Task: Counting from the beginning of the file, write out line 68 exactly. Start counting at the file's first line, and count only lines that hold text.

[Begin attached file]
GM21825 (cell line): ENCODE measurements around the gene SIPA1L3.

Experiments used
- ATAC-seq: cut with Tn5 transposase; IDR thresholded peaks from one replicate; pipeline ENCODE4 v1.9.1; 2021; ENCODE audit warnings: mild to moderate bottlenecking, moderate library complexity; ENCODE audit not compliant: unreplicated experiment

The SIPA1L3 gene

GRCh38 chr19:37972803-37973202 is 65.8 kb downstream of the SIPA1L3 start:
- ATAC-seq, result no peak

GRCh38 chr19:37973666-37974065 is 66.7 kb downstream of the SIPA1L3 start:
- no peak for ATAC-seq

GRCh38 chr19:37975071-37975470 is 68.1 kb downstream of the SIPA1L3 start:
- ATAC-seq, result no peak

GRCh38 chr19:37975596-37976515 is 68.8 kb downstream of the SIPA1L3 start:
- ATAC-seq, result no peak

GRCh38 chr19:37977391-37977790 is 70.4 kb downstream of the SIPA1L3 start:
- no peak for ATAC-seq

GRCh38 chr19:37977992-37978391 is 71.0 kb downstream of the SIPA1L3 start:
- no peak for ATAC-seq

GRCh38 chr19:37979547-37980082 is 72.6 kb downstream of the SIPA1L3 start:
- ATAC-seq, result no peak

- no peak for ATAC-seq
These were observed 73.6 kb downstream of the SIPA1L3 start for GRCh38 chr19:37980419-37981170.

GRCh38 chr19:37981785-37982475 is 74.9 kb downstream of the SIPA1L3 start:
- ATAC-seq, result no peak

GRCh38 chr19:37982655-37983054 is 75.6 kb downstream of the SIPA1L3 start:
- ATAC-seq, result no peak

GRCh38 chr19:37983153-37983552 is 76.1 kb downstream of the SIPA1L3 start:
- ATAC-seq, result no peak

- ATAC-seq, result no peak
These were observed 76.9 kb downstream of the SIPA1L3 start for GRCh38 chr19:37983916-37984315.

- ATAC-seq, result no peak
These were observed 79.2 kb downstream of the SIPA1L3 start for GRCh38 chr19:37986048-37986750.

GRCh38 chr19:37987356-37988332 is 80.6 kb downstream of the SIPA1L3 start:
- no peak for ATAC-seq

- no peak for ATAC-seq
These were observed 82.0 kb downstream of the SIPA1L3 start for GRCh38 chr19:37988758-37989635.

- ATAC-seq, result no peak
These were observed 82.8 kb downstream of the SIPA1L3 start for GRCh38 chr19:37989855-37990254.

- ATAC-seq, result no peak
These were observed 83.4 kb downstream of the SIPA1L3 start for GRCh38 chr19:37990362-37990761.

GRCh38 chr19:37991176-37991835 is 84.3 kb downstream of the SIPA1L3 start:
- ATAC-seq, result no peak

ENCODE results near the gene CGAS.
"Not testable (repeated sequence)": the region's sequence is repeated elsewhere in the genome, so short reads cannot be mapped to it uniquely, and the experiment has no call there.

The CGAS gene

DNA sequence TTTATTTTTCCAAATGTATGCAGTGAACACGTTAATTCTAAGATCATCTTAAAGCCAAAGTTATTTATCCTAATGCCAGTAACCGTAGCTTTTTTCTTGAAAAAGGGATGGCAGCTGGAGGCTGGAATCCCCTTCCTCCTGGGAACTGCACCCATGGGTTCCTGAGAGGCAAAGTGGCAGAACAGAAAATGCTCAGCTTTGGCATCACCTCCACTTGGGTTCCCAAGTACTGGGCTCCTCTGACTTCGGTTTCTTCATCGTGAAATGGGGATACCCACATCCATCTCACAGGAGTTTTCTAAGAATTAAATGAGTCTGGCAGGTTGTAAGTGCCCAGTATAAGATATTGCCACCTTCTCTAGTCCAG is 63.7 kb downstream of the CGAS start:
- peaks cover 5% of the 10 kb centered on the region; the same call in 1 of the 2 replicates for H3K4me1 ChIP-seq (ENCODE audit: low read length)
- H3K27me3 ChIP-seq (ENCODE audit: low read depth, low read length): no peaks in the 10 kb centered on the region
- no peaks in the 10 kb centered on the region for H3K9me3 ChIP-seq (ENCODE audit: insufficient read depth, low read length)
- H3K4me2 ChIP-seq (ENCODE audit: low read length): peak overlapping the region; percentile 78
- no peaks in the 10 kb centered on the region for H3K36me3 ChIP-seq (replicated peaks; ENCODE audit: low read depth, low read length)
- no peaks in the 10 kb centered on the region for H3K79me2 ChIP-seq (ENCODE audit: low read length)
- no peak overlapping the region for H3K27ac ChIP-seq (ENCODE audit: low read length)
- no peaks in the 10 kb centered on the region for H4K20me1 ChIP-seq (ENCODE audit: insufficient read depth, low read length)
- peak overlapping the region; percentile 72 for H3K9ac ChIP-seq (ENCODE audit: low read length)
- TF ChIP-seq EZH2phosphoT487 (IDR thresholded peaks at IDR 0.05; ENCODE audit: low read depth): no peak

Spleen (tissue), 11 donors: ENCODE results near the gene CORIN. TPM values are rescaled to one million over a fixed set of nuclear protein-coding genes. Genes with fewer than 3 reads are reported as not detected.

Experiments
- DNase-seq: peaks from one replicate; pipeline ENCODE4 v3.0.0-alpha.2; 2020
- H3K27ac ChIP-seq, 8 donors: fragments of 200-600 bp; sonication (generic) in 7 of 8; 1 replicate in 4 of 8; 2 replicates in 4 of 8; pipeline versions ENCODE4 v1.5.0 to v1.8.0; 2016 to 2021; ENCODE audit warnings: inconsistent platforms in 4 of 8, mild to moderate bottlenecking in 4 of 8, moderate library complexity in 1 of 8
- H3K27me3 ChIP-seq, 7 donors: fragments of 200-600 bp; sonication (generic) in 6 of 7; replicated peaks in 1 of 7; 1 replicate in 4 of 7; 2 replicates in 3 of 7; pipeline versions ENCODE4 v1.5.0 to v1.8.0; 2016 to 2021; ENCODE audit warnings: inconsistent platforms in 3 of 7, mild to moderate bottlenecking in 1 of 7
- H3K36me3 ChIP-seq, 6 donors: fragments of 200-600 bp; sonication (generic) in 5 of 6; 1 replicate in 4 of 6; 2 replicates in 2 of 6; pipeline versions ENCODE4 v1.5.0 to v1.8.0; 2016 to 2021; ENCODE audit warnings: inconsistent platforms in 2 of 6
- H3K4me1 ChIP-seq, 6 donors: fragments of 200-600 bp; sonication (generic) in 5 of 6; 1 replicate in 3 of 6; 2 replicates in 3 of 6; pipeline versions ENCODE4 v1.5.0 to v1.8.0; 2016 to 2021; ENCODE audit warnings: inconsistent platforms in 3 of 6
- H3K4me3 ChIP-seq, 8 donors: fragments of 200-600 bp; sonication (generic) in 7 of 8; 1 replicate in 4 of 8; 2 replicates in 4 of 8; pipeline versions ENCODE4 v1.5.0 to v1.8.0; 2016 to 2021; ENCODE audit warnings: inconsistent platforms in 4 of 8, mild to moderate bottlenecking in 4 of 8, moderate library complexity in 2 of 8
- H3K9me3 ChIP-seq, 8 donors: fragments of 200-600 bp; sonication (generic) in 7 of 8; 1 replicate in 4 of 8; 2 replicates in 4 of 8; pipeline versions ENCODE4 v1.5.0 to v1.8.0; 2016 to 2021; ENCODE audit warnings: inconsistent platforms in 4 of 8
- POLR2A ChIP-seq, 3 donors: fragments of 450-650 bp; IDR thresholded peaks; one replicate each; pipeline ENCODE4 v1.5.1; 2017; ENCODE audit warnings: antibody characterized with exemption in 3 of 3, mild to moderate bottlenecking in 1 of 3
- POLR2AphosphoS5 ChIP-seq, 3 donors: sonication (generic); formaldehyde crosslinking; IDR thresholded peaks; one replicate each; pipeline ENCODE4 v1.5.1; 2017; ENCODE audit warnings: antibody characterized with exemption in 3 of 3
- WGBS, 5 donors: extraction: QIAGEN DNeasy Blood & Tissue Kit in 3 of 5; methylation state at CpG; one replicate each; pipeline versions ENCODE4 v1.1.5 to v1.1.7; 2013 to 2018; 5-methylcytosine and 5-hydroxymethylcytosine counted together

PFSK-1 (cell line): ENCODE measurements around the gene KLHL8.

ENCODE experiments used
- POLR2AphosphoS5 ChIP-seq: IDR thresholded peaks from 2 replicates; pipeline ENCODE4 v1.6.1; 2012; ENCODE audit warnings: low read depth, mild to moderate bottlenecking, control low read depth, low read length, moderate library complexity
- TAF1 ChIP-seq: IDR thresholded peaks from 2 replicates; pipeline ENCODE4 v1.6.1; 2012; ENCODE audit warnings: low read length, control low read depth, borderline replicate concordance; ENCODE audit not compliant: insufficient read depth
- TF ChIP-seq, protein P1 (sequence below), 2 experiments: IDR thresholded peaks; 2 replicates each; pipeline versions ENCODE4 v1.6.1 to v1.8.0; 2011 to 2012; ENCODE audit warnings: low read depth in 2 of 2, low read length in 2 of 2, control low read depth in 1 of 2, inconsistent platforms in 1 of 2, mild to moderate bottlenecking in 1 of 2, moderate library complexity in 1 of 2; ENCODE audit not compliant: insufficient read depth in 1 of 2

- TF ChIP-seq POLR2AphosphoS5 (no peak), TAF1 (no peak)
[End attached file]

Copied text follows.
ENCODE experiments used